VERY ATTRACTIVE GOLD G.A.R. POST COMMANDER’S BADGE: HE “MARCHED AT 17 TO THE SEA WITH GENERAL SHERMAN”

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Item Code: 30-2257

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This beautiful, inscribed gold G.A.R. badge is a special presentation version of a Post Commander’s badge presented by the veterans to their Post Commander Henry C. Cann as he became a Past Post Commander. The badge uses an upper, pin-back frame incorporating the miniature shoulder strap with silver eagle indicating a post commander, on a dark blue background that matches the silk ribbon suspended from it. Attached to the lower edge of the shoulder strap is an angled scroll with the date 1903, the year of his service in that post, enameled in blue. From this in turn is suspended by two small chains a gold bordered white enamel star superimposed on crossed rifles, from which is suspended the gold star GAR badge planchet with both “GRAND ARMY OF THE REPUBLIC” and “1861 VETERAN 1865” rendered in blue enamel lettering.

The reverse of the badge omits the standard corps badges and is plain, with a presentation in small block letters reading: “PRESENTED TO /  P.P. COMMANDER / HENRY C. CANN / JANY. 5, 1904./ BY/ GEN. U.S. GRANT POST. No. 5./  G.A.R. / SERVED AS COMMANDER / 1903/ CO. B 29 PA. INF. / CO. C. 17. V.R.C.” The letter follows the lines of curving scrolls with various flourishes, except for the date of presentation, which in a straight line at center.

U.S. Grant GAR Post 5 was in Philadelphia. Henry Clay Cann (1848-1935) enlisted in that city on 2/16/1864 at age 16. Army records list him as 18, which might indicate he lied about his age or, just as likely, he had a parent or guardian’s permission and the “18” was a matter of army bookkeeping. He listed himself as a button maker, and was described as 5’2” tall, with a light complexion, gray eyes and brown hair. The 1860 census indicates his father was a ladies’ lace maker, and finds him living with both parents and two older brothers, the eldest a carpenter’s apprentice. He mustered into Co. B of the 29th Pennsylvania as private as of the same day, transferred to Co. C 17th Regt. Veteran Reserve Corps (VRC) on 1/16/65, and was discharged from that organization 7/25/1865.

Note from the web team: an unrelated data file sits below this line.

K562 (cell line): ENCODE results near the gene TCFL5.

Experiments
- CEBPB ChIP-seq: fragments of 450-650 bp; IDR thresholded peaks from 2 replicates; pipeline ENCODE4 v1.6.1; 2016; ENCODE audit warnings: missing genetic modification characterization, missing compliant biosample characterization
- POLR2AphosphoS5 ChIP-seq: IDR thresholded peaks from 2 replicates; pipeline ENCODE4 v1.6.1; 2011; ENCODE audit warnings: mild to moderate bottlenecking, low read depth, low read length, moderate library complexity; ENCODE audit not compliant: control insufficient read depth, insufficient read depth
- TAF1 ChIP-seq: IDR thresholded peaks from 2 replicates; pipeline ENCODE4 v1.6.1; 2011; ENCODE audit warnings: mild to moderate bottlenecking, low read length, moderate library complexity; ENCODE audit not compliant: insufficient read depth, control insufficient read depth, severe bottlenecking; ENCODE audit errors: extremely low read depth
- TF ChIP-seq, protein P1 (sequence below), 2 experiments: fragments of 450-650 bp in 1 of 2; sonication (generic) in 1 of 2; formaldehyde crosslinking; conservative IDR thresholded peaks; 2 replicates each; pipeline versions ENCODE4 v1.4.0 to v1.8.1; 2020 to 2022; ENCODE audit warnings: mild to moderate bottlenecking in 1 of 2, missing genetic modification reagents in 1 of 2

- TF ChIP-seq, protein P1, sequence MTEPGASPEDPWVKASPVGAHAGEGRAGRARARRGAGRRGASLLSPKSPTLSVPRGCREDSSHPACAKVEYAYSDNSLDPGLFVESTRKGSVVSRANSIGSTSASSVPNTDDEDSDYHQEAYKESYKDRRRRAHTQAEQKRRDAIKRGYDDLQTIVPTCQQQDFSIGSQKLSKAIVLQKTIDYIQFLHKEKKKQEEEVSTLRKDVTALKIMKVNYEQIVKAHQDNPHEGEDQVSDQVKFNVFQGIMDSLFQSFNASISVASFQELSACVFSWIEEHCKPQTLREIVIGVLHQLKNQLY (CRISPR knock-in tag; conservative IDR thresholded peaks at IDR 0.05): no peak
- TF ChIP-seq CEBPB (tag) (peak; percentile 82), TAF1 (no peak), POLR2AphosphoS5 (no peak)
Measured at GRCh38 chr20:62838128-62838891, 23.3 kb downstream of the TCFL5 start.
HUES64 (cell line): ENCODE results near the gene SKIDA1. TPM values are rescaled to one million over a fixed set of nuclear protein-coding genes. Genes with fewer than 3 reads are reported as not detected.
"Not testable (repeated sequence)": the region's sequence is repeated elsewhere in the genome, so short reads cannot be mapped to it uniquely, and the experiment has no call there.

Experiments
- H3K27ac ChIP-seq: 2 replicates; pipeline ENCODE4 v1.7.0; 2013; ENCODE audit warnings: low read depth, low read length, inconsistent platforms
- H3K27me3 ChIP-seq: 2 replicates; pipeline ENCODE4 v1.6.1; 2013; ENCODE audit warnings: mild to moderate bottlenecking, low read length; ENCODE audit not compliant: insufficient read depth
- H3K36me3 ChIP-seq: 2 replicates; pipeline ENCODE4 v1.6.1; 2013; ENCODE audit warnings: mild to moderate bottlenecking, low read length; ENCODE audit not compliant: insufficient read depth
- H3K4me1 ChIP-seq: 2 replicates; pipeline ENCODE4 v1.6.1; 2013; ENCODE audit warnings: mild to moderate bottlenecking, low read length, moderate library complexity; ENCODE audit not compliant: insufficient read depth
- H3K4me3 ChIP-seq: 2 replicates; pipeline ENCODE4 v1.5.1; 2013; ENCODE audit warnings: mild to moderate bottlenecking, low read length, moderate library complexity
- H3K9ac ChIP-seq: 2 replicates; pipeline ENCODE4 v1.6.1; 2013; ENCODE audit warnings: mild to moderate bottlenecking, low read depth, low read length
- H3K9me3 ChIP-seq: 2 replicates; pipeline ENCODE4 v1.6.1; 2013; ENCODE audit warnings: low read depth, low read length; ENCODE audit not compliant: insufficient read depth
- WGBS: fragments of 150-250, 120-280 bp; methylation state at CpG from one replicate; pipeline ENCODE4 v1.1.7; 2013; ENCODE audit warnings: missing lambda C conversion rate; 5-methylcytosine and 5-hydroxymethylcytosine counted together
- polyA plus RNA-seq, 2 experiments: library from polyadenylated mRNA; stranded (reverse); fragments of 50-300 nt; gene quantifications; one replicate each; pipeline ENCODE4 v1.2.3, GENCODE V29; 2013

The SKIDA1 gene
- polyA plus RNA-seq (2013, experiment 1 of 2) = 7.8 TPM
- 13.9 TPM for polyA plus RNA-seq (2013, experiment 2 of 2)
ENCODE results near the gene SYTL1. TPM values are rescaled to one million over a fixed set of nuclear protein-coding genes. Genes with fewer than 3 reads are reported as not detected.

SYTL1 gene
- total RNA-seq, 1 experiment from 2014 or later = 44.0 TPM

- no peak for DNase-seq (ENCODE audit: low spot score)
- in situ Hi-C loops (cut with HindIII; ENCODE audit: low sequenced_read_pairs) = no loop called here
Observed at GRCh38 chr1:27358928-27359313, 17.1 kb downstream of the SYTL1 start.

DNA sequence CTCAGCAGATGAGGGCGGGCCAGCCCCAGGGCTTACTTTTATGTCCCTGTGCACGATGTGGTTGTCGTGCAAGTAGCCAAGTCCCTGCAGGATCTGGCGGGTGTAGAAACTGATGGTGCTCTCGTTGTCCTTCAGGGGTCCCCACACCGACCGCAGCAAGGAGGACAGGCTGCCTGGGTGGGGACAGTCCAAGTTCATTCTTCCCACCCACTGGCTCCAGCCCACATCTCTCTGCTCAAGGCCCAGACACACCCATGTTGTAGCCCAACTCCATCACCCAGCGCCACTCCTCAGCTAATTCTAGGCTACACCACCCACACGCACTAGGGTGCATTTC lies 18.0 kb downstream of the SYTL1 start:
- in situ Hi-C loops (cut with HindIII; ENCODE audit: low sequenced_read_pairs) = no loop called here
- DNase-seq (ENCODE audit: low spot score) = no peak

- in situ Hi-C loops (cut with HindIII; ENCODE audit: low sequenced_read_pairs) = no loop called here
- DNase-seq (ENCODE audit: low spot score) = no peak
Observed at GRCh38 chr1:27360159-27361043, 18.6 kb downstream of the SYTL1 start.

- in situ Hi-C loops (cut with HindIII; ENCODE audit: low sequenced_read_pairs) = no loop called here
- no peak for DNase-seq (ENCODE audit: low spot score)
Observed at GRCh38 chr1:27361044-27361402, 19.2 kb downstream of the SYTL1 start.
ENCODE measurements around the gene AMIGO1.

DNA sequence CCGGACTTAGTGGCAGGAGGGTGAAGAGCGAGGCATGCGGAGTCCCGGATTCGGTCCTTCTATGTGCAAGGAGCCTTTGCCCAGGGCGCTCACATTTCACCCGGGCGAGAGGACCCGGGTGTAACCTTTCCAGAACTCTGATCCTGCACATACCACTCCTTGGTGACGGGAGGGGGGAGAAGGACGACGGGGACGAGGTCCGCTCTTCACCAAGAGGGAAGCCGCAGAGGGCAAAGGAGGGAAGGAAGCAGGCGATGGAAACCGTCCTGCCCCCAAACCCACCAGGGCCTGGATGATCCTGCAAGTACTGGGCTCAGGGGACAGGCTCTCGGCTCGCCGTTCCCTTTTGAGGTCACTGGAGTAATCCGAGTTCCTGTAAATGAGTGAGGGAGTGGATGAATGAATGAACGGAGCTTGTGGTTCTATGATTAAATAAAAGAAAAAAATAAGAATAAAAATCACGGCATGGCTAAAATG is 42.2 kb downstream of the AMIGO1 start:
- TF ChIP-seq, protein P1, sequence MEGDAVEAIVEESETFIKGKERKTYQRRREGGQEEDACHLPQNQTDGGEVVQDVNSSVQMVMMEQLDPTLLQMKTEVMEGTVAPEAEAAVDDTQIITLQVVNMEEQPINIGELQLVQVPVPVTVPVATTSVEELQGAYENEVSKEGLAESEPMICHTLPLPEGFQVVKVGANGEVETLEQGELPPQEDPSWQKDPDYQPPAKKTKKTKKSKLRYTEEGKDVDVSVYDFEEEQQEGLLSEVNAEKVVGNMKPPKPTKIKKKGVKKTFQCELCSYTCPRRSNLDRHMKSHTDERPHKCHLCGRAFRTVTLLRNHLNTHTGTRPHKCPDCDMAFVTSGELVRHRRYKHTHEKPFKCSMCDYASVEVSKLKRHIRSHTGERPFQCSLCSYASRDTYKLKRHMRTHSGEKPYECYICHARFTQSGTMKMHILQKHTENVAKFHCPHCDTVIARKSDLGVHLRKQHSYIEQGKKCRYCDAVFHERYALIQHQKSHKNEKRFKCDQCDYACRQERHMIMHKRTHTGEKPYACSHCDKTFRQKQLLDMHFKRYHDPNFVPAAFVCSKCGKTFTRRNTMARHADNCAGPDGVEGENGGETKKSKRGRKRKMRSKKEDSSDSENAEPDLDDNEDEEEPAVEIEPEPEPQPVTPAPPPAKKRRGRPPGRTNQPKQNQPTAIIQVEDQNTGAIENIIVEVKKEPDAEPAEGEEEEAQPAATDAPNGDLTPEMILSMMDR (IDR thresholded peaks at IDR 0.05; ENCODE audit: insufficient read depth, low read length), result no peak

At the time of his enlistment the 29th Pennsylvania was serving in the Army and Department of Ohio and Cumberland in the 2nd Division of the 12th Army Corps, which had been ordered west after the defeat at Chickamauga in September 1863 and melded with the 11th Corps (also sent west at the same time) in April 1864 to become the 20th Corps. That corps retained the 12th Corps star as their corps badge, and in both assignments the 29th served in the second division, explaining white color of the star on Cann’s badge, with the crossed rifles indicating service in the infantry, even if technically the postwar branch of service insignia. During the time Cann was a member, the regiment saw action at Wauhatchie, Lookout Mountain, Ringgold, Resaca, Dallas, Pine Knob, Kennesaw Mountain, Peach Tree Creek and a number of smaller engagements in the lead to the siege and final battles around Atlanta. In mid-November it took part in Sherman’s March to the Sea, and in December was at the siege and occupation of Savannah. A 1935 newspaper notice mentions his enlistment at age 16 and that he, “marched at 17, to the sea with General Sherman.”

His immediate postwar career is unclear, but he seems to have returned to Philadelphia and live there the rest of his life. He married the widow of another veteran in 1876, who had a daughter, but does not seem to have had children of his own. She is listed as a dress maker in 1910 and he as a stone cutter. At his death in 1935 he was the sole survivor of US Grant Post 5. His death certificate lists him as a “stone cutter” and “soldier,” which says something of his pride in his army service.

The condition of the badge is excellent, with just some slight fraying to the ribbon, but excellent color to the ribbon and shoulder strap. The silver eagle on the shoulder strap shows a bit dark. The gold badge is bright, as are the blue and white enamel inlays, which are free from chips. [sr] [ph:m]

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